Massachusetts and the Blue Cross Blue Shield of Massachusetts Foundation have long played a central role in the conflicted evolution of state and national healthcare. Notably, BCBSMAF was a catalyst and champion for Massachusetts’ landmark health reform law in 2006, itself widely recognized as a precursor and model for the Affordable Care Act, aka Obamacare.
BCBSMAF currently focuses its grantmaking in the fields of social equity and health, behavioral health, and coverage and care, specifically for low-income and vulnerable people in the Bay State. This is terrain with complicated problems, where solutions must involve multiple stakeholders. So it’s not surprising that BCBSMAF is keenly interested in cross-sector strategies—approaches that have been increasingly deployed by funders seeking gains in public health and well-being, particularly of vulnerable communities.
“While there is a comprehensive array of programs that support low-income and vulnerable people in Massachusetts, navigating a complex world of healthcare and human services remains a problem for many,” Celeste Lee, BCBSMAF’s senior director of grantmaking, told Inside Philanthropy.
A Lack of Cooperation
Like so many health funders these days, BCBSMAF is supporting an upstream approach to health that includes social determinants. But it also sees a lack of cooperation between Massachusetts service providers that has blocked change.
“Social determinants, which greatly affect the health and well-being of individuals, are often identified and delivered in a siloed and uncoordinated fashion,” said Lee. “The systems responsible for providing services, including healthcare, housing, food access, and workforce development, among others, usually operate separately and lack the ability to share resources.”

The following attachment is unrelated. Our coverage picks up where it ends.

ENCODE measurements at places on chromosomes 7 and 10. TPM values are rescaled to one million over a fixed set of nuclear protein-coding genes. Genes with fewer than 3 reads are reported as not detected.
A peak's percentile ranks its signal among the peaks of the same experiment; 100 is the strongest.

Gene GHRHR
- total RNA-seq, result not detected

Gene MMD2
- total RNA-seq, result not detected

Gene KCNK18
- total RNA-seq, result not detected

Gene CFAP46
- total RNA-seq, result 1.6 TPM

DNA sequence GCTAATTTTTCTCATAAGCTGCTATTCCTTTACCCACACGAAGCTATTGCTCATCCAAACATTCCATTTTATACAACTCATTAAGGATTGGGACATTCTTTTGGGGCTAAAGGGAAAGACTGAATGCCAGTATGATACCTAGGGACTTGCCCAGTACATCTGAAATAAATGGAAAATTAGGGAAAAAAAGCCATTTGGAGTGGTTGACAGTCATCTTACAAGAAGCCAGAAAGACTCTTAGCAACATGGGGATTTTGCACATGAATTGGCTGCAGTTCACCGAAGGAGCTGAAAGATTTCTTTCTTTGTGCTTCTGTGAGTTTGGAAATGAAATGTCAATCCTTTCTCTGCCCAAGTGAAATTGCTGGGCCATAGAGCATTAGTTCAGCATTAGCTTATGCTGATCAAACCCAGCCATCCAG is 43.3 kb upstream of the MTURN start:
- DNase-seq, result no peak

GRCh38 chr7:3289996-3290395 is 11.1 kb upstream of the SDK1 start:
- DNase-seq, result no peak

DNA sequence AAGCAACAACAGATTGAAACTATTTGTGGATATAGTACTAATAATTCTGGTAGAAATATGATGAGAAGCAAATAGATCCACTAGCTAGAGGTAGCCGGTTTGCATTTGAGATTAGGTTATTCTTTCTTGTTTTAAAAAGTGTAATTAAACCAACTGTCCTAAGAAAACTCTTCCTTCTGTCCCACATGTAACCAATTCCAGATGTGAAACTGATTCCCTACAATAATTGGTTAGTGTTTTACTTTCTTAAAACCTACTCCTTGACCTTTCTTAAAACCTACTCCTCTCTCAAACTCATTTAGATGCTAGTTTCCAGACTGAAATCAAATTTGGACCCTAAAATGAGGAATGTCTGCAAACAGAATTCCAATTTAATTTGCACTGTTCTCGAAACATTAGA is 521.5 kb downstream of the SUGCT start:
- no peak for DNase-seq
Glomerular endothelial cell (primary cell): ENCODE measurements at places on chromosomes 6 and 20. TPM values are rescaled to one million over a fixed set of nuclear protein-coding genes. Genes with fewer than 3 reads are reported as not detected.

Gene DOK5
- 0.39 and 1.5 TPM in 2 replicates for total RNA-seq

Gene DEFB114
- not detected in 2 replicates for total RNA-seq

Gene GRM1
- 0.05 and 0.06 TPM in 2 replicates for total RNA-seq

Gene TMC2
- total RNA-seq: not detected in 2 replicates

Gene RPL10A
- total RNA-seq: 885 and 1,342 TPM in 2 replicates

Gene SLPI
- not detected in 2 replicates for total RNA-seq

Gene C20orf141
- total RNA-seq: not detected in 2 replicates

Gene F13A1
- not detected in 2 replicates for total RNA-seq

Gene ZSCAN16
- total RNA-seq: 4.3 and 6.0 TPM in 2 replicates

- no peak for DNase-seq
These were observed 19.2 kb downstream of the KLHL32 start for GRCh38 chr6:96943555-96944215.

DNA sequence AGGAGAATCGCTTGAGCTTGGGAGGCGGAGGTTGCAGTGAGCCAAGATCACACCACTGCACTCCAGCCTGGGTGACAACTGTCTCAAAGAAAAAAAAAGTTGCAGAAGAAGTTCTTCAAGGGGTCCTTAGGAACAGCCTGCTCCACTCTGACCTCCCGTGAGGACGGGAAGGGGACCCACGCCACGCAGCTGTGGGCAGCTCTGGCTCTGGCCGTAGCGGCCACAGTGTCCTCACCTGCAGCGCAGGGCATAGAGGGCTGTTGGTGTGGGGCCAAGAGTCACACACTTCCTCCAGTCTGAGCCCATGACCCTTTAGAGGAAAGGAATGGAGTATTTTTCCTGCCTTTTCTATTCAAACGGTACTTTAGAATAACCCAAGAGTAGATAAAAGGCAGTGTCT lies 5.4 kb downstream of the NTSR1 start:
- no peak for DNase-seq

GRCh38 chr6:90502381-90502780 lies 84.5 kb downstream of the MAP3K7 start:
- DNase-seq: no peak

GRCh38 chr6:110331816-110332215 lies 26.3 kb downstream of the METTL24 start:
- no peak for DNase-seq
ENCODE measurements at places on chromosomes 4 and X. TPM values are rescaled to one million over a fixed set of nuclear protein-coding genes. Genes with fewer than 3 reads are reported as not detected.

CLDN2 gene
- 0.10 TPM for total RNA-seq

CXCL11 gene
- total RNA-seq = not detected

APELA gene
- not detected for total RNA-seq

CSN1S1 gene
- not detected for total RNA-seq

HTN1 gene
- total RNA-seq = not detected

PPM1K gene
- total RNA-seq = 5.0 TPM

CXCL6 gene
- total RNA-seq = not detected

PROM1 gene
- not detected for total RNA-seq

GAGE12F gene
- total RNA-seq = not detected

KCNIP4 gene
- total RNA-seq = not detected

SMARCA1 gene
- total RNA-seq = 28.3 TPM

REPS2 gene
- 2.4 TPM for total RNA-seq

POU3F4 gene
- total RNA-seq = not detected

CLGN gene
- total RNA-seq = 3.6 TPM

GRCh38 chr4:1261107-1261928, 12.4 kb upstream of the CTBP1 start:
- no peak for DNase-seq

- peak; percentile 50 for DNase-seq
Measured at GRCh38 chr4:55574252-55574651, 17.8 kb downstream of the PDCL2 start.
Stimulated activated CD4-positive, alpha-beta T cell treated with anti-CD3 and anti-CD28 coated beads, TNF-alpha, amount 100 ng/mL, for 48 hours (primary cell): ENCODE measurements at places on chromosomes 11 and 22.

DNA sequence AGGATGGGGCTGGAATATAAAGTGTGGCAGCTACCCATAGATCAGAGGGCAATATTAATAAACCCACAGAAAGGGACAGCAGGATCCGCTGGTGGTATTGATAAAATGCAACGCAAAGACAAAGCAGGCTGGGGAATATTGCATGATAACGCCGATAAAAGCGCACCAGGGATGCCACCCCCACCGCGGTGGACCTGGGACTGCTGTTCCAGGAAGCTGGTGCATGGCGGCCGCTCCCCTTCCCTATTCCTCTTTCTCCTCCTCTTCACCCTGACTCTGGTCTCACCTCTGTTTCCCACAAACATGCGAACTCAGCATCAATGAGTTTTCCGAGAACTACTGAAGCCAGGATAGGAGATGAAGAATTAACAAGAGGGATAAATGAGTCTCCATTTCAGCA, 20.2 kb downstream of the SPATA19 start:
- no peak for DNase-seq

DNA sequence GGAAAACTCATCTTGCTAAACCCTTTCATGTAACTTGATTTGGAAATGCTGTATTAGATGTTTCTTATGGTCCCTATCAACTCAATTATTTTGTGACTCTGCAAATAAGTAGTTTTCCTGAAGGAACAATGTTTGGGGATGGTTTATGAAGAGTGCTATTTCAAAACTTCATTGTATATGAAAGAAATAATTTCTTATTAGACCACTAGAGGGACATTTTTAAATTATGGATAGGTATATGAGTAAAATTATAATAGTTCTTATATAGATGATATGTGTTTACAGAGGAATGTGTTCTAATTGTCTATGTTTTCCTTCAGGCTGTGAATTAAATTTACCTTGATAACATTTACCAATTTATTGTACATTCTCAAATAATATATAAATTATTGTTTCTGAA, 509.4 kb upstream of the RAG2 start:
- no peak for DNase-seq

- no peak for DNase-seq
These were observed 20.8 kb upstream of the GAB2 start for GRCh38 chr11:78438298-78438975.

Within the current social equity and health focus, BCBSMAF is particularly interested in helping providers across various health and human services industries collaborate. As Inside Philanthropy has reported, this approach has been gaining momentum:
Cross-sector collaboration has gained a lot of traction in the public health field, where such top funders as the Robert Wood Johnson and the Kresge foundations are backing similar initiatives, most notably the BUILD Health Challenge, which seeks to improve wellness by bringing together community-based organizations with local hospitals and public health departments… The idea behind all these efforts is that solutions to complicated problems touch on many areas, and require coordination from multiple stakeholders and systems.
A Team Approach
To build better coordination between these separate organizational silos, BCBSMAF is funding a new program called “Going Beyond Health Care: Addressing Social Determinants through a Cross-Sector Approach.” Within this project, a planning year and two-year grant program will aim to build “the capacity and infrastructure for interdisciplinary teams to coordinate in addressing clinical and nonclinical needs for low-income and vulnerable populations across the age spectrum.”